Autistic Participants

Autism and Advanced Manufacturing Free Pilot Program for Participants

Have you ever considered a career in advanced manufacturing? We’d like to find out more about if you’ve ever explored a career in advanced manufacturing, if you haven’t then why and how we can help make that happen if you’re interested. Why? Because we believe the autism community should have more options that just IT or game development!

Does any of this sound like you?

  • Are you good with details?
  • Do you like working with your hands?
  • Do you like solving problems?
  • Are you ok with basic math – addition, subtraction, etc. ?
  • Do you enjoy working relatively independently?
  • Do you like having responsibility and being accountable for your work?
  • Do you prefer being on your feet, doing stuff, rather than sitting at a desk?

 

  • Do you like creating, making, and building things?
  • Do you like working with your hands?
  • Do your friends call you when they need help in fixing mechanical things?
  • Are good with details and precision?
  • Do you like tinkering with mechanical things?
  • Do you like physical activity at work?
  • Do you prefer being busy all the time rather than having periods of inactivity?

What’s involved in finding out if a role in advanced manufacturing is right for you?

An open mind and some time!

This free program happens over 8 months and involves the following:

Interview and Discovery Tools

We want to make sure that every participant has the best opportunity to succeed within the program. Our autism employment specialists will connect with you to do a quick phone interview and send you links to two discovery tools called the Enneagram and Career Peronality Profiler.

WBLC Aptitude Testing

We’re trying to create a talent pool with a particular set of interests and abilities. After taking part in the discovery tools, the Work Based Learning Consortium will administer a very quick aptitude test.

Information Sessions

This is where we get to some learning about what advanced manufacturing is, the types of roles available and the roles we’ll specifically be focusing on. The sessions are online for now though we might be able to offer some face to face opportunities soon!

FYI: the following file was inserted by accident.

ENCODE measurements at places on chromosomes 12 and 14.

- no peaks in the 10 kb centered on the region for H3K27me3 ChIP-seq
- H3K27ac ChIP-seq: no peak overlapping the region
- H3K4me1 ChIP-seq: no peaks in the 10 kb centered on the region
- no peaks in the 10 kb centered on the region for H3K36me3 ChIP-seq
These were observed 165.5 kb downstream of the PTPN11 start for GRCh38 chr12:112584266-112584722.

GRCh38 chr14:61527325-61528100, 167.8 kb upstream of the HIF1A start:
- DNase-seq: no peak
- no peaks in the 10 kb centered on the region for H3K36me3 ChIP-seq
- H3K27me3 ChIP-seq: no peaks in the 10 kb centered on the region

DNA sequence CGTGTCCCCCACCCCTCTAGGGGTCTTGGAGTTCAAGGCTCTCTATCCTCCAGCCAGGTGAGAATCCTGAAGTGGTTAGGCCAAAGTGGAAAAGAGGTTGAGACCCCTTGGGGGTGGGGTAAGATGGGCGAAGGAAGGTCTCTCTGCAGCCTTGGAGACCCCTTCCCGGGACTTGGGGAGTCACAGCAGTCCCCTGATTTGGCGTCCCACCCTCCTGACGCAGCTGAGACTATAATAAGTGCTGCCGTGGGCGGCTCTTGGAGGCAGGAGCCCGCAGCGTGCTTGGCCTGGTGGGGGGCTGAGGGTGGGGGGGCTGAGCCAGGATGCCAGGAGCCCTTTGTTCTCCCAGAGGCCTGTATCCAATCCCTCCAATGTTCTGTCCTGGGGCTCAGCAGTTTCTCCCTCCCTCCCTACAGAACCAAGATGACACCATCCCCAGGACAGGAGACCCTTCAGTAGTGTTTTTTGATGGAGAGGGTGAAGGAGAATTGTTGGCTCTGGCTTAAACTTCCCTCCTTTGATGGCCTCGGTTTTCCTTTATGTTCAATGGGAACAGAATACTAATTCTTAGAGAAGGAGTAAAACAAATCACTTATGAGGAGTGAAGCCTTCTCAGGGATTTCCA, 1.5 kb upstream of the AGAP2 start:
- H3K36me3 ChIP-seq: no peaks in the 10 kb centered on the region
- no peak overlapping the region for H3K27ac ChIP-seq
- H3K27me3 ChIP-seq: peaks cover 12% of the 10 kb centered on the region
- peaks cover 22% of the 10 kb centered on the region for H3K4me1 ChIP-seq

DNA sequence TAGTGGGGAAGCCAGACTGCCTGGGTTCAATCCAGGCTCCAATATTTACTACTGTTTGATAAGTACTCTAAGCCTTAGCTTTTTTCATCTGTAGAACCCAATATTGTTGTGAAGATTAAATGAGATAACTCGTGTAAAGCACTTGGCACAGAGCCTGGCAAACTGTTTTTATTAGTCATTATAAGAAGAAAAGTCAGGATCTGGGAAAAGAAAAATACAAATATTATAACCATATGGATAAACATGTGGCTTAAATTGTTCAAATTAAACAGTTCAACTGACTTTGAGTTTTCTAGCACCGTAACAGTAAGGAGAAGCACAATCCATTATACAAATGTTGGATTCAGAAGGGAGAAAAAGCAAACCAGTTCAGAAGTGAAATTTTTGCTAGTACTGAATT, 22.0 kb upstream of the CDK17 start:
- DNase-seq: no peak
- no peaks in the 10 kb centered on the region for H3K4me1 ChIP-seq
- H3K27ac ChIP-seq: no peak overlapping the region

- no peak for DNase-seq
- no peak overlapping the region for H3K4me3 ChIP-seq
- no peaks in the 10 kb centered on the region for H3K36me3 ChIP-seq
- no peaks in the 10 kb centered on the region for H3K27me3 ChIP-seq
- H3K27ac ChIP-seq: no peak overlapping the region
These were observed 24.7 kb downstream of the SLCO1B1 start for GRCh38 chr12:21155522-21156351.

Roundtables and Debrief Sessions

Your opinion and experience is the most important thing about this project. Why? Just because we think the autism community is a good fit for roles in advanced manufacturing doesn’t mean we’re right! It’s up to you to tell us what you think so we can help you and hopefully hundreds more autistic Canadians end up in good jobs.

Networking Event

Your opinion and experience is the most important thing about this project. Why? Just because we think the autism community is a good fit for roles in advanced manufacturing doesn’t mean we’re right! It’s up to you to tell us what you think so we can help you and hopefully hundreds more autistic Canadians end up in good jobs.

Interested in learning more? Join us for a 1 hour free information session with time built in for Q&A. We’ll share what’s involved in the program and have experts on hand to answer your questions!

CHOOSE ONE OF THE FREE SESSIONS LISTED BELOW ON A DATE AND TIME THAT WORKS FOR YOU.

CLICK THE BUTTON TO REGISTER ON EVENTBRITE.

1: Autism and Advanced Manufacturing Program for Participants

 

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Here’s a quick program overview:

Job Overviews

CNC Machinist (Level 1)

What Does A CNC Machinist Do? 

Machining is a big part of manufacturing processes. A CNC machinist is specially trained to program, operate, and maintain CNC Machines. He or she uses expert knowledge to set up machines that are capable of cutting, bending, forming, and polishing raw metal into finished parts and tools. Metal parts used to be cut and molded by hand. Today, a CNC machinist reads and interprets blueprints, programs and inputs data into a computer system, monitors production, makes careful adjustments, and inspects the accuracy of a machine’s operation and resulting parts.

Mold Maintenance Technician (Level 1)

What Does A Mold Maintenance Technician [Level 1] Do?

Molding machines and molds must operate properly and repeatedly over many hours and days to ensure that the parts produced meet quality standards and production rates.  A Mold Maintenance Technician [Level 1] is responsible for cleaning, assembling and disassembling new and/or refurbished molds so they function properly; s/he will also, as directed, evaluate molds to determine root cause of molding issues, and will check mold functionality for air, water and hydraulic effectiveness.

CNC Operator

What Does A CNC Operator Do?

CNC Operators play a key role in many Ontario advanced manufacturing businesses, responsible for ensuring that cutting, drilling, shaping and finishing metal products and components on CNC machines/workcells is done correctly and efficiently. Typically, the job involves properly loading the correct materials/workpieces into a CNC machine/workcell, monitoring the CNC machine/workcell operations, unloading the finished workpieces from the CNC machine/workcell and performing measurement/inspection procedures to ensure that finished items meet quality and technical standards.

Funding provided by the Government of Canada through the Canada Job Grant
Programs delivered by the Government of Ontario is in partnership with the Work Based Learning Consortium.

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